To examine this possibility, we reduced myosin-II activity in cell sheets on soft and stiff substrates either using blebbistatin treatment or by knockdown of nonmuscle myosin-II isoform A (MIIA) or myosin-II isoform B (MIIB; Fig. S3, B and C). Treatment with blebbistatin decreased cell migration speed on stiff substrates to values similar to those on soft substrates (Fig. 5 D). Interestingly, the treatment had almost no effect on cell speed on soft substrates, consistent with the overall lower level of myosin-II activity. Knockdown of the individual myosin-II isoforms also significantly decreased cell migration speed on stiff substrates, although to a lesser extent than blebbistatin treatment, most likely because of residual myosin-II activity by the myosin-II isoform not targeted (Fig. S3, D and E). Moreover, decreased myosin-II activity also increased cell pair separation distance and decreased velocity correlation during collective migration (Figs. 5, E and F; and S3, F–I; and Video 4). Together, our data show that myosin-II–mediated contractility contributes significantly to differences in cell migration speed, persistence, and cell–cell coordination on matrices of different compliances.
Regulation of cell–cell coordination by substrate stiffness depends on cadherin-mediated cell–cell adhesions
We next investigated how perturbations in cell–cell adhesion proteins affect cellular responses to variations in substrate stiffness. Cell–cell adhesion molecules have been shown to be important for collective migration in vitro (Macpherson et al., 2007; Simpson et al., 2008; Vitorino and Meyer, 2008) and in vivo (Niewiadomska et al., 1999) and are thought to be critical for coordinating cell movements (Arboleda-Estudillo et al., 2010; Murrell et al., 2011; Tambe et al., 2011). We chose to focus our investigation on cadherin-mediated cell–cell adhesions as those are particularly relevant for maintenance of epithelial cell sheets (Simpson et al., 2008). Although disruption of adherens junctions by siRNA-mediated knockdown of P-cadherin (siCDH3) increased the migration speed of cells near the wound edge, it had no significant effect on the advancement of the wound edge compared with control cells on either stiff or soft substrates (Fig. 6, A and B). This is because the increase in migration speed was offset by reduced directional migration (Fig. 6 C), lowered migration persistence (Fig. 6 D), and disrupted coordinated motion (Fig. 6, E and F). Similar results were obtained when adherens junctions were disrupted by overexpression of a dominant-negative E-cadherin (DN-Ecad) variant (Onder et al., 2008) as well as siRNA-mediated knockdown of the cadherin-associated protein α-catenin (siCTNNA1; Fig. S4 and Video 5). Reduction of cell–cell adhesions also disrupted the coordination in Golgi orientation on both soft and stiff substrates (Fig. 6, G and H). Hence, cadherin-mediated cell–cell adhesions were indeed crucial for cell–cell coordination during collective migration, irrespective of substrate stiffness.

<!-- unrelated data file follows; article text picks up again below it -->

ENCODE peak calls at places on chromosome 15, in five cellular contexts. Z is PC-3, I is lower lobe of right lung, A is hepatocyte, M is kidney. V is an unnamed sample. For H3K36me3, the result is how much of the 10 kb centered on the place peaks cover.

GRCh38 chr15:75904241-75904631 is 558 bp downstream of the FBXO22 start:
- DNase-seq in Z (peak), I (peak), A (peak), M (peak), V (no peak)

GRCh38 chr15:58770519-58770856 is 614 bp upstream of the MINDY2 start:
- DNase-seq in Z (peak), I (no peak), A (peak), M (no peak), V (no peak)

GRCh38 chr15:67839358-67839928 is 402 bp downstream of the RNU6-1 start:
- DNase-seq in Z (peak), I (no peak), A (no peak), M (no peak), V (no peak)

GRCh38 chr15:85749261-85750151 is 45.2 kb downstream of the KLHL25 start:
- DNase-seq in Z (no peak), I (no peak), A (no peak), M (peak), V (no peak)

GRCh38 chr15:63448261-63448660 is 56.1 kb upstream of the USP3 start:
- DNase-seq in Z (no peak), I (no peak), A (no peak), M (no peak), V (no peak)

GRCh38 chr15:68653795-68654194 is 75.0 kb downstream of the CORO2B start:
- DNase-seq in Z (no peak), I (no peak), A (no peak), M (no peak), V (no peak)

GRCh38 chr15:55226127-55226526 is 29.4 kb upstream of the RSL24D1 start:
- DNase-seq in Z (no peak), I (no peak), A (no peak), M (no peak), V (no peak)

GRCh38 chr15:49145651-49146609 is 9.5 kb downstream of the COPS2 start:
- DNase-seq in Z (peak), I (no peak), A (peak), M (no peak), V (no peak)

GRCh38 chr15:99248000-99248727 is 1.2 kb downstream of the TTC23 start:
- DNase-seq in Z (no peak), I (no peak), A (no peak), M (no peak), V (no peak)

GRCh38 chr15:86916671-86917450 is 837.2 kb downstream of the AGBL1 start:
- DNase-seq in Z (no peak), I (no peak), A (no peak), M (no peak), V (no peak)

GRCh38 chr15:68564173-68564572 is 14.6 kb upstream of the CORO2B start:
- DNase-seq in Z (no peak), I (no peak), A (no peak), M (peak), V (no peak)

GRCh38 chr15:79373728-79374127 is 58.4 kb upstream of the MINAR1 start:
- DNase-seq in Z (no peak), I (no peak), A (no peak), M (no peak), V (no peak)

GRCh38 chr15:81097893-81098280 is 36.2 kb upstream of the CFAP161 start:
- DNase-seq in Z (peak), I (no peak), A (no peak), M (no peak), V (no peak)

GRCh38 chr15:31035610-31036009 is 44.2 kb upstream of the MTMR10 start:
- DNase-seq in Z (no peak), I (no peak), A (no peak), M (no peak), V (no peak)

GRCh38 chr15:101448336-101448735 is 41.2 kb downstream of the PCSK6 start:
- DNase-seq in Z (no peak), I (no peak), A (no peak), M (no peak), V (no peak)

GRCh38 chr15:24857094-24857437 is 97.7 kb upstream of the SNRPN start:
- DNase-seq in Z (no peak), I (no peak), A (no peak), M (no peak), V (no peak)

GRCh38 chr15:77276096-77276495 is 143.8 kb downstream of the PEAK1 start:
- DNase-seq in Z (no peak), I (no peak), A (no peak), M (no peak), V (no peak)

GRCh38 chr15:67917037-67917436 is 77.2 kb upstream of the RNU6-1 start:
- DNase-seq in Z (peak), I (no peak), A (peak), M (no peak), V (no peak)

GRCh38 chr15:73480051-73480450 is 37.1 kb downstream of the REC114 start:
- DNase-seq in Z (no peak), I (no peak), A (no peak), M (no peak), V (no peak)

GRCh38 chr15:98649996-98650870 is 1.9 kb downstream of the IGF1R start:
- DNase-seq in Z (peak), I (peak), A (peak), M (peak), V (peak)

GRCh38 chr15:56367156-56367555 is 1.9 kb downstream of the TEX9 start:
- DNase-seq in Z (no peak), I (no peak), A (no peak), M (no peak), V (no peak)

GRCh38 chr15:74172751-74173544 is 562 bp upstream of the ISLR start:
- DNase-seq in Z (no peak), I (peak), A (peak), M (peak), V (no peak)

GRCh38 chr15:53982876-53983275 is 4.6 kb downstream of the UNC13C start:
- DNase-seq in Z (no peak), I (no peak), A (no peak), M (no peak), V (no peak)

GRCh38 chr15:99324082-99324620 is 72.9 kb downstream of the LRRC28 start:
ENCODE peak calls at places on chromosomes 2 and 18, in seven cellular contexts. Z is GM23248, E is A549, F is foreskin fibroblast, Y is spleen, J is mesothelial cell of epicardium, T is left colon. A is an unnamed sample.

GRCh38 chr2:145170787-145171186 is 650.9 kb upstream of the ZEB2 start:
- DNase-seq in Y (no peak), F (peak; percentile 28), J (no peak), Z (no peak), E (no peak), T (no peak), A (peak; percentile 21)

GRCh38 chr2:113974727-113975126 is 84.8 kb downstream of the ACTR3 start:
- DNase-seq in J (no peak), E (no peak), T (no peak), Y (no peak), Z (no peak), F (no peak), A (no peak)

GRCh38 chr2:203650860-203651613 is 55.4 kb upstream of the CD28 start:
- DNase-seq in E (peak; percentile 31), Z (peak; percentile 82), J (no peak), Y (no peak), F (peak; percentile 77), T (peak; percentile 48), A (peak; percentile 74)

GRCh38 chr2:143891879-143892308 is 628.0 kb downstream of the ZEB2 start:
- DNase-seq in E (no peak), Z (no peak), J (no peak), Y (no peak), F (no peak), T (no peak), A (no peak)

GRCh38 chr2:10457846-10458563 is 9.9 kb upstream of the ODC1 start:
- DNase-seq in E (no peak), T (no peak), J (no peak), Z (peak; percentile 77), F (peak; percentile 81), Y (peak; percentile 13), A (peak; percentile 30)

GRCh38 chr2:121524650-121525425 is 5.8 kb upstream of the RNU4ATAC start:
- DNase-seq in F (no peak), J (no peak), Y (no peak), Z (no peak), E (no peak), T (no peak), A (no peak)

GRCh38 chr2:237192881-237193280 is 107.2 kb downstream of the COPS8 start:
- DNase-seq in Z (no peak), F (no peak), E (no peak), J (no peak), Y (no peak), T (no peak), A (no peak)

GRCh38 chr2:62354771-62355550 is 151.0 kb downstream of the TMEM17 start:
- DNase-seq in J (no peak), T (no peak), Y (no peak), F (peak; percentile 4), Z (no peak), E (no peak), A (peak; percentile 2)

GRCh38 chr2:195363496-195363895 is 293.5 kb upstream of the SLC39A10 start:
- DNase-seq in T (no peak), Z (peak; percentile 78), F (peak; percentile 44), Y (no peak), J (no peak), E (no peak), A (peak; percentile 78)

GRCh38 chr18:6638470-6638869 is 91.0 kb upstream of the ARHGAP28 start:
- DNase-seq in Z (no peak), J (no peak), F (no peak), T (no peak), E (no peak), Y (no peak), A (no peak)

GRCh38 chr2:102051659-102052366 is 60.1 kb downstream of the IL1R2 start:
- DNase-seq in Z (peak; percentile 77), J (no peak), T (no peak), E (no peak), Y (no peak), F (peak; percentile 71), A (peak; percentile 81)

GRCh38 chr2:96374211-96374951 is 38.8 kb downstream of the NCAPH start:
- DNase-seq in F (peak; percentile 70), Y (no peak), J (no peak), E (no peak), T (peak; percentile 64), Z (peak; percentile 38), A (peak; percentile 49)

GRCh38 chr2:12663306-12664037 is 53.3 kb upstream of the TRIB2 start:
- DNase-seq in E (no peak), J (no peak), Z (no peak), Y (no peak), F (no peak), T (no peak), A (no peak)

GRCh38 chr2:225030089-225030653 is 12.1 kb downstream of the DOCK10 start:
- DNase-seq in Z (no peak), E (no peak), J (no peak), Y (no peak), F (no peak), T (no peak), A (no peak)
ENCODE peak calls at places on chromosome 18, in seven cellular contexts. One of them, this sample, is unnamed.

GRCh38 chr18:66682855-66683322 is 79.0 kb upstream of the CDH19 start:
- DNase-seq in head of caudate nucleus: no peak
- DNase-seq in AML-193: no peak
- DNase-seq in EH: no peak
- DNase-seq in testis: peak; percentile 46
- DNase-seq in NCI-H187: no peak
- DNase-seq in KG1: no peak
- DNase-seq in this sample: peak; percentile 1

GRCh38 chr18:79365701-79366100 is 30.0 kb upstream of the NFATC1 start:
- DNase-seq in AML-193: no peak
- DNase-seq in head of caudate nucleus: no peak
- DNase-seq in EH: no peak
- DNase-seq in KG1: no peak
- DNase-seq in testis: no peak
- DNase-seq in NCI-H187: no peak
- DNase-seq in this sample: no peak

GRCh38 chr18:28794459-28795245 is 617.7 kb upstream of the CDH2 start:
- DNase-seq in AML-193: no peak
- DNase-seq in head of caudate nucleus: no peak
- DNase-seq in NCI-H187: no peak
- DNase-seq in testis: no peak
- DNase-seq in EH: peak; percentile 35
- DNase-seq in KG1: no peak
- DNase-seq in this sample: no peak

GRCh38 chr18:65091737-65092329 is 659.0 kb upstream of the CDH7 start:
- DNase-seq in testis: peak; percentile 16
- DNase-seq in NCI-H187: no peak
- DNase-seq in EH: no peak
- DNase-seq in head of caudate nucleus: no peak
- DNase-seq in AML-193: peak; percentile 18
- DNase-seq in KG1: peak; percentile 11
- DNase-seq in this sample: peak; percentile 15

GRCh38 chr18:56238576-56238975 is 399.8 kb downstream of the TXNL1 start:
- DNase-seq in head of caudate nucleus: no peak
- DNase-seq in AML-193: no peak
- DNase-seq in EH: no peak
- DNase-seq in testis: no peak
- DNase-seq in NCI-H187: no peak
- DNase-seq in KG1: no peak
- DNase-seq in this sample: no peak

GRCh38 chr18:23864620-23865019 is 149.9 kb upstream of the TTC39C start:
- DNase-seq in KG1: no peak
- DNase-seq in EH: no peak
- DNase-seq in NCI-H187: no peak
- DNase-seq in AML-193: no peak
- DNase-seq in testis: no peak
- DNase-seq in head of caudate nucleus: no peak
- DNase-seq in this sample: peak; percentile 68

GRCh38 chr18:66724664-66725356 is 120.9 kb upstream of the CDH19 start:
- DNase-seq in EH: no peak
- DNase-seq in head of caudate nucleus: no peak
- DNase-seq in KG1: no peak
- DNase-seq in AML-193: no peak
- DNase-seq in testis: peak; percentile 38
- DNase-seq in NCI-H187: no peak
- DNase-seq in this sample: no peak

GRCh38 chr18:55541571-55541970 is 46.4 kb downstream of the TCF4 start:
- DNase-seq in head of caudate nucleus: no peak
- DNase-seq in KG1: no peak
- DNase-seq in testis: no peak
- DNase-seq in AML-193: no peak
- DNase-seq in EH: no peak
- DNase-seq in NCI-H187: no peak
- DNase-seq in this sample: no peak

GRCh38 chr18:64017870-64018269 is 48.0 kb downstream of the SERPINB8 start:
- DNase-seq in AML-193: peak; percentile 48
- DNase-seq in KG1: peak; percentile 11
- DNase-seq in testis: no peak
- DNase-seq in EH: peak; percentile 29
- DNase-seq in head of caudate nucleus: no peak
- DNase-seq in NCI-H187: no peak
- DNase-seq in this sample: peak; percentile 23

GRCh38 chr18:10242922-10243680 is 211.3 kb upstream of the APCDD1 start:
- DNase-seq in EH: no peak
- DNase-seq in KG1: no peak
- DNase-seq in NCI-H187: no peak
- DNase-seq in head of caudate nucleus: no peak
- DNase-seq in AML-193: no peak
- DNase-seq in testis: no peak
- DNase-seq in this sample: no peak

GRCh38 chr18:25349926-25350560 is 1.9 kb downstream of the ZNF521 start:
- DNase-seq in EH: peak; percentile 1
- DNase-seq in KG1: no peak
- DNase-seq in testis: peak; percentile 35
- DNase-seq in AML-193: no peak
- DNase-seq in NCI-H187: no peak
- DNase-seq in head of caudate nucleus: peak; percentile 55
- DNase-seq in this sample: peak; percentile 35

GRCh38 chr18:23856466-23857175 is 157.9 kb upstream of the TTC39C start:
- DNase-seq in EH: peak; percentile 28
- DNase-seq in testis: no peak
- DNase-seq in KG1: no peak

Interestingly, all methods used to reduce cadherin-mediated cell–cell adhesions not only lowered cell–cell coordination but also rendered the coordination in movements between these cells less responsive to differences in substrate stiffness. For example, the difference in the normalized cell pair separation distance between stiff and soft substrates became insignificant when adherens junctions were perturbed (Figs. 6 E and S4, H and N). Similarly, the difference in velocity correlation between cells on soft and stiff substrates was reduced when adherens junctions were targeted, especially for cells further apart (Figs. 6 F and S4, I and O). This showed that the influence of substrate stiffness on collective migration required the maintenance of cell–cell adhesions by adherens junctions.